The credo of doctors and medical professionals is “First, do no harm,” right? Unfortunately, it doesn’t always happen that way. The World Health Organization estimates that in developed countries, 1 in 10 hospital patients are harmed during their care. Even more shocking, preventable hospital errors have been shown to be the third leading cause of death in the United States.
According to the National Patient Safety Foundation, medical errors can often be caused by a single misstep in a patient’s care. Hospitals and medical staff are becoming more aware of this issue and doing more to fight preventable hospital errors and deaths.
But patients have a role to play too. With doctors and nurses caring for multiple patients and juggling a heavy workload, you can be a great ally in keeping yourself and your family safe while in the hospital. Here are 7 issues that the National Patient Safety Foundation recommends you watch out for:
1. Diagnostic Errors.
Diagnostic errors occur when a patient receives the wrong diagnosis. This can happen because of equipment failure, hidden disease symptoms, communication errors or failure on a doctor’s part to fully investigate a situation. To prevent a diagnostic error, be sure to be as clear and honest as possible with your care providers, keeping records of your symptoms, medications and hospitalizations. Be proactive about researching medications and treatments, as well as making sure to get test results yourself, rather than just relying on your doctor to tell you. For more on diagnostic errors, see NPSF’s Checklist for Getting the Right Diagnosis.
2. Hospital-Acquired Infections.
In the U.S., 1 in 20 patients acquire an infection while in the hospital. Sometimes, these infections can be the “superbugs” we commonly hear about that resistant to antibiotics. These infections are often from a surgical site, pneumonia or from a catheter. There are a few things you can do to help prevent these infections. Remember to wash your hands thoroughly while in the hospital and remind doctors, nurses and aides to do the same. Ask friends and relatives not to visit if they’re feeling ill. And notify your medical staff of any problems with your care or pain as soon as possible.
Falls are very common among older adults, both in the hospital and at home. If you’re worried about falls, ask your doctors or nurses what you can do to prevent falls while in the hospital and read about how to prevent falls at home as well.
4. Medication Errors.
According to the Institute of Medicine, medication errors harm 1.5 million Americans each year. While you may not be an expert on prescription drugs, you can help prevent a medication error by double checking with the pharmacist the drugs you are currently on and the drugs you have been prescribed, as well as the dosing instructions. When your doctor prescribes a medication, make sure you know what it’s for and what it will do, as well as both the brand name and generic names for the medication. You can help spot errors and prevent medication problems.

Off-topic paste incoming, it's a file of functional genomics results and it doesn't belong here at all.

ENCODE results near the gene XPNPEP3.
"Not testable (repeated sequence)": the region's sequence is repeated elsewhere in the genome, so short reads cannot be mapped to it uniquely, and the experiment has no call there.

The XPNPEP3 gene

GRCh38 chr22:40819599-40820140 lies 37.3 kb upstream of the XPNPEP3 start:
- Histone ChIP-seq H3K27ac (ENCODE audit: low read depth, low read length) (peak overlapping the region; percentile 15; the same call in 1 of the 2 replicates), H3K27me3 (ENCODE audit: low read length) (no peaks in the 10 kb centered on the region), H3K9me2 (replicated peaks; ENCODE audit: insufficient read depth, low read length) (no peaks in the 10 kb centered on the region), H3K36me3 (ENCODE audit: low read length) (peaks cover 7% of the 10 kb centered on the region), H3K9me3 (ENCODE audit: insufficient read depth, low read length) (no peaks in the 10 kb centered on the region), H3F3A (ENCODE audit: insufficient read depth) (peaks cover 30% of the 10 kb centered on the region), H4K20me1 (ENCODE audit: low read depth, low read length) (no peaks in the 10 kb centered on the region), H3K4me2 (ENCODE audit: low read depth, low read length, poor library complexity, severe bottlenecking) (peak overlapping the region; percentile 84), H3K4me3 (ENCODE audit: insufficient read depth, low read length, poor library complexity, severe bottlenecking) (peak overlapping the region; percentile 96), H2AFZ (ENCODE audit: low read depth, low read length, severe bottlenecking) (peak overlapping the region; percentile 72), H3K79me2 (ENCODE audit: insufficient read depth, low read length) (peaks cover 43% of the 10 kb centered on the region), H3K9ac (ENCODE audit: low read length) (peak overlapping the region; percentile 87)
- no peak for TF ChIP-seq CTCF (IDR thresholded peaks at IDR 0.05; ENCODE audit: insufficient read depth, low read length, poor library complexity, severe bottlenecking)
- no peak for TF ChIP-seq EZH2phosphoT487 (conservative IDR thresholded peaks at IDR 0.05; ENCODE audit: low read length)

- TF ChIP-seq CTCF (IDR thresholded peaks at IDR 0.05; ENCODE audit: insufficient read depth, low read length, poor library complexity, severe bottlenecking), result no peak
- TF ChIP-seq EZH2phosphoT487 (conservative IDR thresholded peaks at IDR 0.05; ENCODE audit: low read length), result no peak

When a patient hasn’t been well taken care of, it can lead to a hospital readmission – needing to go back into the hospital less than 30 days after being discharged. Many times this happens because a patient wasn’t able to continue the kind of care they needed at home. Patients can help prevent readmission by asking their doctors and nurses the right questions about their care after discharge. The National Patient Safety Foundation offers a printable Post-Discharge tool to make sure you get the right information about your care.
6. Wrong-Site Surgery.
We’ve all heard of situations where doctor’s operated on the wrong arm or leg or even the wrong patient! It sounds extreme, but it does happen. To prevent it from happening to you, be sure to clearly state and remind the medical staff you’re working with what area of the body will be operated on. Many hospitals and clinics will mark the body with a permanent marker or other tool. Be sure that the doctors and nurses know your name and have verified your identity so you are not mistaken for another patient. Because surgery often requires anesthesia, it’s good to have a family member with you to verify these important details with the medical staff.
Perhaps the most important thing you can do as a patient is ask lots of questions – about your diagnosis, about your treatment, and about anything that concerns you. Your diligence as a patient could mean the difference between a life-threatening medical error and a life-saving medical intervention.